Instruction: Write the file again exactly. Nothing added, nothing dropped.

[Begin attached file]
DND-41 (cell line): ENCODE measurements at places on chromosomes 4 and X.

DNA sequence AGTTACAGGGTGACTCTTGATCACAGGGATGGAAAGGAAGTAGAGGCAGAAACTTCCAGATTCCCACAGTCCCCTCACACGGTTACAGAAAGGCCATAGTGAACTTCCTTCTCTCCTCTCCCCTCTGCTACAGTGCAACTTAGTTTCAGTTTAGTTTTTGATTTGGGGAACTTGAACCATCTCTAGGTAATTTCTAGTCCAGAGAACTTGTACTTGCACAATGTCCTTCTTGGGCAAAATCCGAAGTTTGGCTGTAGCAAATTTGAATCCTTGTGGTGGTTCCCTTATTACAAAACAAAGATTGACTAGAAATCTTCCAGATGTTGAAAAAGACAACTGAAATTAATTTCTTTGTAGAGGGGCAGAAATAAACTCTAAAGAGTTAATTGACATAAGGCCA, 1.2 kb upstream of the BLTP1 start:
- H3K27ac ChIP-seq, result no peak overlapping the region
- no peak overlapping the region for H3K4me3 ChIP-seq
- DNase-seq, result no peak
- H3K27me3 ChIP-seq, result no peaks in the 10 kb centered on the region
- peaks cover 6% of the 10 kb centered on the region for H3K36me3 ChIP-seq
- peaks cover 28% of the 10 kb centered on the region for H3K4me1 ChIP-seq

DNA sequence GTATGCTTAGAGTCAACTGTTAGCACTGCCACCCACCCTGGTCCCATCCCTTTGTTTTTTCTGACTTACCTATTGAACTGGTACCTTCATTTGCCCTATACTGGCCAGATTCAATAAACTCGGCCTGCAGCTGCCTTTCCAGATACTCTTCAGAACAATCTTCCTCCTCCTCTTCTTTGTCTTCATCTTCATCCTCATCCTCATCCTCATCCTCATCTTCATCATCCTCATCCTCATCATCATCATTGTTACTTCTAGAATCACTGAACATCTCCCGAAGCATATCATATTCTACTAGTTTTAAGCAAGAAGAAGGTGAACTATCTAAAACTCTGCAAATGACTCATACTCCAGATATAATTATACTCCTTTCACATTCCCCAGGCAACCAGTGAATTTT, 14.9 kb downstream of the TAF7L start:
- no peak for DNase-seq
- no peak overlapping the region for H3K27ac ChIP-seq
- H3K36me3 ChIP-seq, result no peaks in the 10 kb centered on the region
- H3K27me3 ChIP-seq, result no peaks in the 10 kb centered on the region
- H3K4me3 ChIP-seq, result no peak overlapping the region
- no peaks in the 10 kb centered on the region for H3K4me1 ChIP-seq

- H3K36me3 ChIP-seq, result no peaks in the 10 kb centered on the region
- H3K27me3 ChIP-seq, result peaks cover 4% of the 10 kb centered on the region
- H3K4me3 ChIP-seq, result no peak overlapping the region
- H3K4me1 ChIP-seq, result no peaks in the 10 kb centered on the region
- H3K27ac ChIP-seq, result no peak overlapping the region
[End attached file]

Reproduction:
DND-41 (cell line): ENCODE measurements at places on chromosomes 4 and X.

DNA sequence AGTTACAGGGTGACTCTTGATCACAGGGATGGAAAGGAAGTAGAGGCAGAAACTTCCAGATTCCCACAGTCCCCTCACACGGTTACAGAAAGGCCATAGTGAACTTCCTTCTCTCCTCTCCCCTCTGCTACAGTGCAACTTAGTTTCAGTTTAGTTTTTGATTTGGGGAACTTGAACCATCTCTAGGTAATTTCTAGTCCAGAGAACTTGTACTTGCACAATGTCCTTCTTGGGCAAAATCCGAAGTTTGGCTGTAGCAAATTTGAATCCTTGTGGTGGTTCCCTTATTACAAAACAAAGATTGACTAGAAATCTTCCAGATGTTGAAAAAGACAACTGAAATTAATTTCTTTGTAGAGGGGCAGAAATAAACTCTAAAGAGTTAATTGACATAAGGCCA, 1.2 kb upstream of the BLTP1 start:
- H3K27ac ChIP-seq, result no peak overlapping the region
- no peak overlapping the region for H3K4me3 ChIP-seq
- DNase-seq, result no peak
- H3K27me3 ChIP-seq, result no peaks in the 10 kb centered on the region
- peaks cover 6% of the 10 kb centered on the region for H3K36me3 ChIP-seq
- peaks cover 28% of the 10 kb centered on the region for H3K4me1 ChIP-seq

DNA sequence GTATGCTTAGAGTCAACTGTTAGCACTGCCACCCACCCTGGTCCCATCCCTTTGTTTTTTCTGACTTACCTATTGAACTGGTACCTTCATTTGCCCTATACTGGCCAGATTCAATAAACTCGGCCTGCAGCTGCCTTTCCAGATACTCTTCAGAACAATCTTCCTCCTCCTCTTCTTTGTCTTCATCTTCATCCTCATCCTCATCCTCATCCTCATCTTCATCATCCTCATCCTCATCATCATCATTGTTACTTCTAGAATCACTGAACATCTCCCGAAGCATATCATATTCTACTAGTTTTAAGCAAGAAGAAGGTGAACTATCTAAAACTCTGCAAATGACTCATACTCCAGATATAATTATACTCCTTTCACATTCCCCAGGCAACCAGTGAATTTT, 14.9 kb downstream of the TAF7L start:
- no peak for DNase-seq
- no peak overlapping the region for H3K27ac ChIP-seq
- H3K36me3 ChIP-seq, result no peaks in the 10 kb centered on the region
- H3K27me3 ChIP-seq, result no peaks in the 10 kb centered on the region
- H3K4me3 ChIP-seq, result no peak overlapping the region
- no peaks in the 10 kb centered on the region for H3K4me1 ChIP-seq

- H3K36me3 ChIP-seq, result no peaks in the 10 kb centered on the region
- H3K27me3 ChIP-seq, result peaks cover 4% of the 10 kb centered on the region
- H3K4me3 ChIP-seq, result no peak overlapping the region
- H3K4me1 ChIP-seq, result no peaks in the 10 kb centered on the region
- H3K27ac ChIP-seq, result no peak overlapping the region